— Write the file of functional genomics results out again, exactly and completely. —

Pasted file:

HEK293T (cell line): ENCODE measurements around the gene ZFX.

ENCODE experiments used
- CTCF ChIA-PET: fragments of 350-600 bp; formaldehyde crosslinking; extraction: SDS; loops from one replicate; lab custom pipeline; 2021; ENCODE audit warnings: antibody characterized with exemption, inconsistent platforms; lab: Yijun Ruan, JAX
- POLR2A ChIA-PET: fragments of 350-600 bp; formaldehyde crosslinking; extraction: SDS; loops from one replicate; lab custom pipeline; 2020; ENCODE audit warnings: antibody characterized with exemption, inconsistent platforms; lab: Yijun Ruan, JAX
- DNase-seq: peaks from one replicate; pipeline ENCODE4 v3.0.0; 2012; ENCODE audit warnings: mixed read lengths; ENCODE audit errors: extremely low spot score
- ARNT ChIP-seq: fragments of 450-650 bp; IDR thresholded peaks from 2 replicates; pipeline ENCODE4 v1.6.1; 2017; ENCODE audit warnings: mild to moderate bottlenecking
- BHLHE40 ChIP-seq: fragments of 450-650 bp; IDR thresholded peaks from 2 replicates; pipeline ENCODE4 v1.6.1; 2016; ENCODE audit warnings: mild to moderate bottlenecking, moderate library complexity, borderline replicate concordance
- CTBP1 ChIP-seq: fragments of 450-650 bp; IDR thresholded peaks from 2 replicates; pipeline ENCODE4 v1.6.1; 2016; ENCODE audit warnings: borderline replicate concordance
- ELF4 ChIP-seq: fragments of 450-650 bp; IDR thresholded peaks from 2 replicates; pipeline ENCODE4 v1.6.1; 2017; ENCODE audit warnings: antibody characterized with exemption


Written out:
HEK293T (cell line): ENCODE measurements around the gene ZFX.

ENCODE experiments used
- CTCF ChIA-PET: fragments of 350-600 bp; formaldehyde crosslinking; extraction: SDS; loops from one replicate; lab custom pipeline; 2021; ENCODE audit warnings: antibody characterized with exemption, inconsistent platforms; lab: Yijun Ruan, JAX
- POLR2A ChIA-PET: fragments of 350-600 bp; formaldehyde crosslinking; extraction: SDS; loops from one replicate; lab custom pipeline; 2020; ENCODE audit warnings: antibody characterized with exemption, inconsistent platforms; lab: Yijun Ruan, JAX
- DNase-seq: peaks from one replicate; pipeline ENCODE4 v3.0.0; 2012; ENCODE audit warnings: mixed read lengths; ENCODE audit errors: extremely low spot score
- ARNT ChIP-seq: fragments of 450-650 bp; IDR thresholded peaks from 2 replicates; pipeline ENCODE4 v1.6.1; 2017; ENCODE audit warnings: mild to moderate bottlenecking
- BHLHE40 ChIP-seq: fragments of 450-650 bp; IDR thresholded peaks from 2 replicates; pipeline ENCODE4 v1.6.1; 2016; ENCODE audit warnings: mild to moderate bottlenecking, moderate library complexity, borderline replicate concordance
- CTBP1 ChIP-seq: fragments of 450-650 bp; IDR thresholded peaks from 2 replicates; pipeline ENCODE4 v1.6.1; 2016; ENCODE audit warnings: borderline replicate concordance
- ELF4 ChIP-seq: fragments of 450-650 bp; IDR thresholded peaks from 2 replicates; pipeline ENCODE4 v1.6.1; 2017; ENCODE audit warnings: antibody characterized with exemption